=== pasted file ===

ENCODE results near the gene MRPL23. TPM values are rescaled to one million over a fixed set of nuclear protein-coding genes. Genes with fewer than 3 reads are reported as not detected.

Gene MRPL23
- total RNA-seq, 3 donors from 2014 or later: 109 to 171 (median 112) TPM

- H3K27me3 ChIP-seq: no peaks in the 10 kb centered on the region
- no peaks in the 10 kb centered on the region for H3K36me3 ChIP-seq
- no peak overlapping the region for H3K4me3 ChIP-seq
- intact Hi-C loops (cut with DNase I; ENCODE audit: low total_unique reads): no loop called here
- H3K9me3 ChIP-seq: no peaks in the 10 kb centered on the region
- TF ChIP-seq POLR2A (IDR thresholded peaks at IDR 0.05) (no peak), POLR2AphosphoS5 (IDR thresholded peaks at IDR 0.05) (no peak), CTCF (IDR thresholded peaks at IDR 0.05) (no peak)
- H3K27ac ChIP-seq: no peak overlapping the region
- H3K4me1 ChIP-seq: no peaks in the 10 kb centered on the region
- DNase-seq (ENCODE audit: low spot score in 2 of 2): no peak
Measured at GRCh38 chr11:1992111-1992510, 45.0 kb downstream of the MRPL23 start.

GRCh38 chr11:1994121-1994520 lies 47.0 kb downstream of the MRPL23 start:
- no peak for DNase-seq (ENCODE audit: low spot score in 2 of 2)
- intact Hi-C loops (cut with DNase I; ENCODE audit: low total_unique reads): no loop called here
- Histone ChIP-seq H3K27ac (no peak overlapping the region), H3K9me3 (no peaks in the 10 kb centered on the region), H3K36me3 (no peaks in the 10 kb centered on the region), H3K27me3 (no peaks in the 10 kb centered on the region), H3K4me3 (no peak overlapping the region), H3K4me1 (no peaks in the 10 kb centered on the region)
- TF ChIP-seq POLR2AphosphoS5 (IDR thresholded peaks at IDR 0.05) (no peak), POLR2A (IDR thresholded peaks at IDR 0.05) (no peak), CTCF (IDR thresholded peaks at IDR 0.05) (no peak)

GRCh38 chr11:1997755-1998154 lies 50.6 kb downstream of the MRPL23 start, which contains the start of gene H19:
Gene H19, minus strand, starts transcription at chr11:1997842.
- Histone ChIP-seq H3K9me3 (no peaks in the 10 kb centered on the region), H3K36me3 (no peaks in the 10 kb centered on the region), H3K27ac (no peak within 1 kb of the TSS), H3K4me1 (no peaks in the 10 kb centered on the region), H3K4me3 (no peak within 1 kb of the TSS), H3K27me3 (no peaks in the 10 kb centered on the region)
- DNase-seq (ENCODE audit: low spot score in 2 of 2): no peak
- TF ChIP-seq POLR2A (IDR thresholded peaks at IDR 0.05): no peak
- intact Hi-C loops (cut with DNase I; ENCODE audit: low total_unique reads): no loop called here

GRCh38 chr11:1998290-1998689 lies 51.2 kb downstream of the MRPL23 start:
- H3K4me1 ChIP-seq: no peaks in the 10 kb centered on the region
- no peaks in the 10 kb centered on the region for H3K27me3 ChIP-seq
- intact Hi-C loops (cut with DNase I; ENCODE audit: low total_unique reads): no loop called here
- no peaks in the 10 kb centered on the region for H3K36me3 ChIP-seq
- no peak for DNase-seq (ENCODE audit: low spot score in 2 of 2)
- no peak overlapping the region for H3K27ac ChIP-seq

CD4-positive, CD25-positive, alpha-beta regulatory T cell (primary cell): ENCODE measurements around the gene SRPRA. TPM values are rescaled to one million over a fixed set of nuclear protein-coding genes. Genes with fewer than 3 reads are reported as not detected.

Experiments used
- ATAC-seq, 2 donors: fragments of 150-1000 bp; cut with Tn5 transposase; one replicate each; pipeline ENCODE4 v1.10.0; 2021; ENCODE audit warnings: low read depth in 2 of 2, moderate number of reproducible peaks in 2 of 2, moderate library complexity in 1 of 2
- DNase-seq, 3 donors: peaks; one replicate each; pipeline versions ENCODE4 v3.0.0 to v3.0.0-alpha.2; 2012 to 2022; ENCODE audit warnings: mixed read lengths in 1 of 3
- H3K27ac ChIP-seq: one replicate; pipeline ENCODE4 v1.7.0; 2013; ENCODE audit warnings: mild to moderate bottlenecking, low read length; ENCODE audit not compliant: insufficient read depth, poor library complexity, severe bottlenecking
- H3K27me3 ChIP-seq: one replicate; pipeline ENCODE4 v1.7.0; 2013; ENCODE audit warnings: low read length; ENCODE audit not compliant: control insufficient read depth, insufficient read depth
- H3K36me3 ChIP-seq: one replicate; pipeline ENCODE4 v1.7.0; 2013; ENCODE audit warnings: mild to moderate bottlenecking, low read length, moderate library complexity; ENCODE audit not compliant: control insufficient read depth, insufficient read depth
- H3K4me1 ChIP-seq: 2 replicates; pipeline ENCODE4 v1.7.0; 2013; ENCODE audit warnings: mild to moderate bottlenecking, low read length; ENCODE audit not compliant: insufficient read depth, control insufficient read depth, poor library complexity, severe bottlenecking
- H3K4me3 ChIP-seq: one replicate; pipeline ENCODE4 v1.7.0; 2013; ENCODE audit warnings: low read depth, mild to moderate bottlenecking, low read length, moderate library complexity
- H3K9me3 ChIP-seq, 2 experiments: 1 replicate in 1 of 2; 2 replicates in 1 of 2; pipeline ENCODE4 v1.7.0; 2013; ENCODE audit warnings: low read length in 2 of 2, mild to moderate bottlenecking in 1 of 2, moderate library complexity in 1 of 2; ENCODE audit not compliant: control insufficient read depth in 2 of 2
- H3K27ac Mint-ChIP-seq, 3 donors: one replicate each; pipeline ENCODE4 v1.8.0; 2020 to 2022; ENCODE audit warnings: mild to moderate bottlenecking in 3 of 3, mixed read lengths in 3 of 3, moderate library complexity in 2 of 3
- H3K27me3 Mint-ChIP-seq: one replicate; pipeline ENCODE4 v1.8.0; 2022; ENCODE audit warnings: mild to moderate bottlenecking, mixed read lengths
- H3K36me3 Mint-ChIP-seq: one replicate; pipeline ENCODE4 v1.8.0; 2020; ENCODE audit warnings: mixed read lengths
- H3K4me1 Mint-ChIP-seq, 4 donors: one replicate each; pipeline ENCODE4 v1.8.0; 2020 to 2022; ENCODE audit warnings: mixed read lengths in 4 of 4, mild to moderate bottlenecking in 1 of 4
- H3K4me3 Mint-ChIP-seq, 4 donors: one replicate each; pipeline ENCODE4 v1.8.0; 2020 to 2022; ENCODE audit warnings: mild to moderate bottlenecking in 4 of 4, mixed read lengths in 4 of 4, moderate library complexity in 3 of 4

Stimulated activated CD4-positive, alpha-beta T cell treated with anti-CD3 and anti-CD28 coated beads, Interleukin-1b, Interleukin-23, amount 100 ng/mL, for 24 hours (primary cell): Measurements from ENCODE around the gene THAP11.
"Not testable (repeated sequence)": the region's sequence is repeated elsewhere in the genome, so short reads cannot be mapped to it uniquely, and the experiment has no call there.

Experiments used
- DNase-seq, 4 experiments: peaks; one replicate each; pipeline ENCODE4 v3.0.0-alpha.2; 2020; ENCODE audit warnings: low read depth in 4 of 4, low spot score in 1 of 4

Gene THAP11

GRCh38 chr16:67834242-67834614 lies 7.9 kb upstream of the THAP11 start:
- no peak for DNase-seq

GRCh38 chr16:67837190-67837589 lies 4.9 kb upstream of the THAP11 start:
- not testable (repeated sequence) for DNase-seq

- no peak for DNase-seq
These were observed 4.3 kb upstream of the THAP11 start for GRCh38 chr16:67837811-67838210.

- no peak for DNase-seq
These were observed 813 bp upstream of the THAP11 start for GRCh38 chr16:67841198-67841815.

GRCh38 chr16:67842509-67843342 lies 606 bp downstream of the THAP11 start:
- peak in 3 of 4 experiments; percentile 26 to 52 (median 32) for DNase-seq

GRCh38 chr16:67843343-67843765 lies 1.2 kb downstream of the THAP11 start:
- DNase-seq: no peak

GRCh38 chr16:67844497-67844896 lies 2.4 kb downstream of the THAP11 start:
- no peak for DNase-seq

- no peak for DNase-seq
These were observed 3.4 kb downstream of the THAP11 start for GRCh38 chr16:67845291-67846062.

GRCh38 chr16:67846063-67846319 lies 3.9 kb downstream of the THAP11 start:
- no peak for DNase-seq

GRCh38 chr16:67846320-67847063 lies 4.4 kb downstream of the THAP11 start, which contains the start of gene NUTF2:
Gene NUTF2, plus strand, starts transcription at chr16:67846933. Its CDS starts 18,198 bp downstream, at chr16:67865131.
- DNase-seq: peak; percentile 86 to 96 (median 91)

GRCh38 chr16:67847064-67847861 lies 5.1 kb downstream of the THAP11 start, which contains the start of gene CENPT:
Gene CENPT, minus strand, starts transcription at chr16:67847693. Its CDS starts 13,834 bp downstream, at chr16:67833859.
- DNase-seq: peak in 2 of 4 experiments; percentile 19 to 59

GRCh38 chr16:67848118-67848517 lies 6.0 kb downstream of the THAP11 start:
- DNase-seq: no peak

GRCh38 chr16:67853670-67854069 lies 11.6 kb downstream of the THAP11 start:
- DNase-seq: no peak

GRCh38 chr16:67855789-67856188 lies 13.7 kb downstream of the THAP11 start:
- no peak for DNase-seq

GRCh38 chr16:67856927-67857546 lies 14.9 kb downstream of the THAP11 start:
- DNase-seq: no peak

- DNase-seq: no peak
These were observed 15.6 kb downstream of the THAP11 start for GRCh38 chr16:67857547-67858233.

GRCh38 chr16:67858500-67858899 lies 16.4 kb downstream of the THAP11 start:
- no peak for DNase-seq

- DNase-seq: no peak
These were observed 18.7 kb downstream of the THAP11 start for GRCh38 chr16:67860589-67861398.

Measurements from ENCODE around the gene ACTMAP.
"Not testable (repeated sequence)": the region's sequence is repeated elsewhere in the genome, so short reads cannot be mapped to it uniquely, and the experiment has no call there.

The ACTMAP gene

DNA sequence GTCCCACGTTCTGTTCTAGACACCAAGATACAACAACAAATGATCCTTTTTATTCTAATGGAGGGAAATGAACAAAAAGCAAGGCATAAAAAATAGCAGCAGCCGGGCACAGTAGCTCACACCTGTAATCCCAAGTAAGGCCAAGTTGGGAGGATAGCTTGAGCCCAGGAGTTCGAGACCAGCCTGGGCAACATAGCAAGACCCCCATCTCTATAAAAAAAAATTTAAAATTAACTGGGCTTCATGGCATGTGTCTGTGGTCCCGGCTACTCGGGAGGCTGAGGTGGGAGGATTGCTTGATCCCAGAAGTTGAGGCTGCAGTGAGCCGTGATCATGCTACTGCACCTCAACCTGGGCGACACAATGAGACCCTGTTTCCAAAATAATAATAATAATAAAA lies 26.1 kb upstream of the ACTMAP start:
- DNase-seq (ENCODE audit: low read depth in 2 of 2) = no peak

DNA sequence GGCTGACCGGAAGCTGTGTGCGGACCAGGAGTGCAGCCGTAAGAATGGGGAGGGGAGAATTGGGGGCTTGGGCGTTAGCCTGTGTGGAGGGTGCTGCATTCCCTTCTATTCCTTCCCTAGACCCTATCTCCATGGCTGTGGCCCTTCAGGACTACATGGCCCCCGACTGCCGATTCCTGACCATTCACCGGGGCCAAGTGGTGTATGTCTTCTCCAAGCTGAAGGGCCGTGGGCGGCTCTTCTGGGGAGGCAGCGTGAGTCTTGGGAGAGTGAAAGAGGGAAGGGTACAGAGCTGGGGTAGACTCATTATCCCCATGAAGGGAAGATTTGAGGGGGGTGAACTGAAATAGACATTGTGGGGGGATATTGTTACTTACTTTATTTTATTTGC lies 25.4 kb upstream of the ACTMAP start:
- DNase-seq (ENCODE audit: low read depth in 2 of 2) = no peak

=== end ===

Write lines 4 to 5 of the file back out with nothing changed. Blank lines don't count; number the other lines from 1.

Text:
- H3K27me3 ChIP-seq: no peaks in the 10 kb centered on the region
- no peaks in the 10 kb centered on the region for H3K36me3 ChIP-seq